• If the program is expecting (English language) Latin-script, then it can use pre-computed Huffman translations. This would save it from the expense of finding the best compression, at the risk of poor compression if the the text doesn't have typical character frequencies.
    – CSM
    Commented Jul 4, 2020 at 10:31
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    @CSM Sure, there's definitely things you can do, but most developers at the time were not nearly as familiar with data compression technology as we can be today. No Internet that you can just look stuff up on a whim. So if you're fully engaged in writing a word processor, data compression books probably aren't on your shelf.
    – Chromatix
    Commented Jul 4, 2020 at 11:13
  • @Chromatix "not nearly as familiar with data compression technology" - I wrote a basic adaptive Huffman encoder/decoder for a summer job as a student in 1985, for the Tandata PA. It got better than 2:1 on short English text notes, with precomputed initial encodings to pre-heat the adaptive parts; it was all bit-twiddling, reasonably quick. This was easily within the grasp of a software dev of the time. A data-compression expert might have done better ito sophistication, but the concept here was pretty obvious, no internet required! Code-size was a factor,anyway.
    – SusanW
    Commented Jul 4, 2020 at 16:26

You just made a file for each chapter, like sensible people do with current word processing!

It is very unusual to write something lengthy in a single document.

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    Um, I could poll them more thoroughly to check, if you like, but I'm pretty sure that nowadays, outside of a retro-computing context, published novelists of my acquaintance actually do often work in a single file. They're not highly technical and they are not responsible for typesetting (and neither are their editors), so you really do see 100k-word MS Word documents emailed about the place. How you'd organise an indexed, heavily cross-referenced work in LaTeX is beside the point! Commented Jul 4, 2020 at 3:03
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    @SteveJessop The popular Scrivener package, which is specialised for writing large, complex documents such as novels, stores each section of text as a separate file. Optionally it can pack them up into a Zip archive.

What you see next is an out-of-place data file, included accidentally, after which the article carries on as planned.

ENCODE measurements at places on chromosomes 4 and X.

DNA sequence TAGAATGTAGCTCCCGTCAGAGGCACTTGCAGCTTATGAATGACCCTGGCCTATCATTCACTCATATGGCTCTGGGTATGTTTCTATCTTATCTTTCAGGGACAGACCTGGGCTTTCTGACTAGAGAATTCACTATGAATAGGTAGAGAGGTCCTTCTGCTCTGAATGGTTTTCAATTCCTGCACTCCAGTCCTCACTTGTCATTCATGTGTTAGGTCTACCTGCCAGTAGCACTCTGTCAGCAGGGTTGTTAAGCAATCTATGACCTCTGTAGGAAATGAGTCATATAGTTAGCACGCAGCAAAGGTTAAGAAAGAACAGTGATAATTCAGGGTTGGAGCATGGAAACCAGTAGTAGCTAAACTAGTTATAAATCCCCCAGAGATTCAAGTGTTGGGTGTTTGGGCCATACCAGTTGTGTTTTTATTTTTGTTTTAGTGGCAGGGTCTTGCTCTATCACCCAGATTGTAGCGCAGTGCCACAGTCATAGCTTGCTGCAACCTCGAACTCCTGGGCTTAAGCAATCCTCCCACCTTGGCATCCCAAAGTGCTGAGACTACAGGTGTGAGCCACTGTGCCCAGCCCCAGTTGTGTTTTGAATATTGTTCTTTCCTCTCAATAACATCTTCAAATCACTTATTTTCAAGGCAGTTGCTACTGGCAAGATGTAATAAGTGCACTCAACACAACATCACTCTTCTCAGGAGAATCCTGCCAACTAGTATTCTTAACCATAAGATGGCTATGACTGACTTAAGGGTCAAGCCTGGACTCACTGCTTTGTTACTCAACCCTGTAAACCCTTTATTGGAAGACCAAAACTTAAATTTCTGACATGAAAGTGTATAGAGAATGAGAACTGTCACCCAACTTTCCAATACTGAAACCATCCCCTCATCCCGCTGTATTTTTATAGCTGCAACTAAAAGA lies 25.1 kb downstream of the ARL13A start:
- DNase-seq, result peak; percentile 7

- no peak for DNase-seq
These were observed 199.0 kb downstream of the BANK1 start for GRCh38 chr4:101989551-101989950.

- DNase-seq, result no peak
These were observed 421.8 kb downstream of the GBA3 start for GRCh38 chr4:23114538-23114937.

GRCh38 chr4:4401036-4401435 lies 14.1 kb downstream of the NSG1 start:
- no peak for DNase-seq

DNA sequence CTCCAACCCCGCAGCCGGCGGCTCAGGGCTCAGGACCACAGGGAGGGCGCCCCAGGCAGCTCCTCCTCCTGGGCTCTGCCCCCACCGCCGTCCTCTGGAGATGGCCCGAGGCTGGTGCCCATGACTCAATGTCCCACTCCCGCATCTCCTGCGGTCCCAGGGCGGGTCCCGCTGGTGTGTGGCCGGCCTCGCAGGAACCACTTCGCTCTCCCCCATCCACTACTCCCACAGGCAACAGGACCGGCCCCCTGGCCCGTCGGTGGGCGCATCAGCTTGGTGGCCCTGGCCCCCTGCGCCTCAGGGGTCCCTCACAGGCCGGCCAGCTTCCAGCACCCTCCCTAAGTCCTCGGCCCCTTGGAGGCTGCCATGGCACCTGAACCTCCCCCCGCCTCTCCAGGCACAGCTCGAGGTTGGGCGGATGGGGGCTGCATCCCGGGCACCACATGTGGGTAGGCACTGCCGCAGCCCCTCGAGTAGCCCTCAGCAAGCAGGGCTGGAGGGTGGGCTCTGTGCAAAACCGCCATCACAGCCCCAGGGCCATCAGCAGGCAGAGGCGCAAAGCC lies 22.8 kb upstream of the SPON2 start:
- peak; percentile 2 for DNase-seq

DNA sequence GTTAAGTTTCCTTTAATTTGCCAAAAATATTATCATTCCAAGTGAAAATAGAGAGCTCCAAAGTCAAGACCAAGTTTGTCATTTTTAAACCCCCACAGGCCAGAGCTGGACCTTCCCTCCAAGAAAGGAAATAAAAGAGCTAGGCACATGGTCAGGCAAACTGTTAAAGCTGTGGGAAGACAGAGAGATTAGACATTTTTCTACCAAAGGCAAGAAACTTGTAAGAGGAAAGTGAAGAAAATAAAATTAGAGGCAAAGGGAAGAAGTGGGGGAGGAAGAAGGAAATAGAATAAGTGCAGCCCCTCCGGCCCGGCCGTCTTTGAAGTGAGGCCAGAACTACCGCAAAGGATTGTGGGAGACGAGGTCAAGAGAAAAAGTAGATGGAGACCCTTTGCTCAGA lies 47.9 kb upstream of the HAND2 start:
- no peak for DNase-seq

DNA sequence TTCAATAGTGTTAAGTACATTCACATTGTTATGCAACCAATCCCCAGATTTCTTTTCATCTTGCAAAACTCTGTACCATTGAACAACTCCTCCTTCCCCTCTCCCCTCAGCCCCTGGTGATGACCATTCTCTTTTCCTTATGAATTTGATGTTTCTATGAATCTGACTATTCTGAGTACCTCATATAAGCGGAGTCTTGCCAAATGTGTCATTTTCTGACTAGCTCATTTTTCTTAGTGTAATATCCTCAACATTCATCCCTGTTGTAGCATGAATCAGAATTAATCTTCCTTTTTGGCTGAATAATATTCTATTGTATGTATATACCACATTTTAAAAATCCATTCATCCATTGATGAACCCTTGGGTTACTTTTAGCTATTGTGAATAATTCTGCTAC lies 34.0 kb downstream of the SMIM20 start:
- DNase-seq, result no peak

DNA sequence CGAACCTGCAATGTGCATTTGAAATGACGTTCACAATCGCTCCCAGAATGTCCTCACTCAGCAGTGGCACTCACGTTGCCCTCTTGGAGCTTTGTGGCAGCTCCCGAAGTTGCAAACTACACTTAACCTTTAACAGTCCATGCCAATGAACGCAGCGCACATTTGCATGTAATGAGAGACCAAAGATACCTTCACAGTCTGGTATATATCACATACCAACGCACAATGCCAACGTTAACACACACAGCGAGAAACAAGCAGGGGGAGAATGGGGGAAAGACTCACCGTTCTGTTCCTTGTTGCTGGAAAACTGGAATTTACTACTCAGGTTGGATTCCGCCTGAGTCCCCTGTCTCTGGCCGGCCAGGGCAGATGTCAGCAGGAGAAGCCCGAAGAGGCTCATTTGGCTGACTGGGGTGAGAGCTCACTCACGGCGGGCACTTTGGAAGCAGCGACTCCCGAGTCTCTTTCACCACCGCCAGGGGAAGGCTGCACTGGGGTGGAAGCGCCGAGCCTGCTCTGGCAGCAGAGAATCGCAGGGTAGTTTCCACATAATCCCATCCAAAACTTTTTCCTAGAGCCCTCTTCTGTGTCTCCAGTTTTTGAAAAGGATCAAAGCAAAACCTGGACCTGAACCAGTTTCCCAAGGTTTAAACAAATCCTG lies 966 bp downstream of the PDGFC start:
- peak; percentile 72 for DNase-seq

– Chromatix
    Commented Jul 4, 2020 at 3:33
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    I could likewise poll how many of them stuck with Scrivener from back whenever it was they tried it. I'm not saying separate documents doesn't happen, I'm saying the assertion that single-document is "very unusual" seems optimistic to me. There's no upper bound on the proportion of novelists that one can claim are "not sensible": "the way that 97% of novelists do it is not sensible" would still be a coherent criticism. But there is a bound somewhere one what one can claim is "not usual": "the way that 23% of novelists do it is very unusual" would not be coherent! Commented Jul 4, 2020 at 3:44
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    I wrote three books, each of them has ca 450-550 thousands of characters, and each book was in a single file. I guess there is no reason to split chapters into files nowadays. Contemporary computers have a lot of memory as well as they are fast enough to keep a workflow seamless. And sometimes you need to copy something from chapter 5 to chapter 7, which is more comfortable with single file, etc. Commented Jul 4, 2020 at 10:22
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    @Harper-ReinstateMonica, you would not hand over 65 documents. I don't know the proper English terminology used in MS Word, but it basically allowed (and probably still allows) you to create a "parent" document that could include any number of separately created "child" documents (as I remember that was a useful feature, since MS Word had a habit of corrupting large documents, sometimes beyond recovery).
    – user12283
    Commented Jul 4, 2020 at 17:19

BBC Micro model B has 32k memory. An average book, like Mary Shelley's Frankenstein, has about 350,000 characters in it. So you'd need over 10 times the memory to load it in, plus the software to edit it.

True, but only if you insist on having all text at all time in RAM.

If people wanted to use a BBC Micro era computer to write a novel, how did they go about doing it?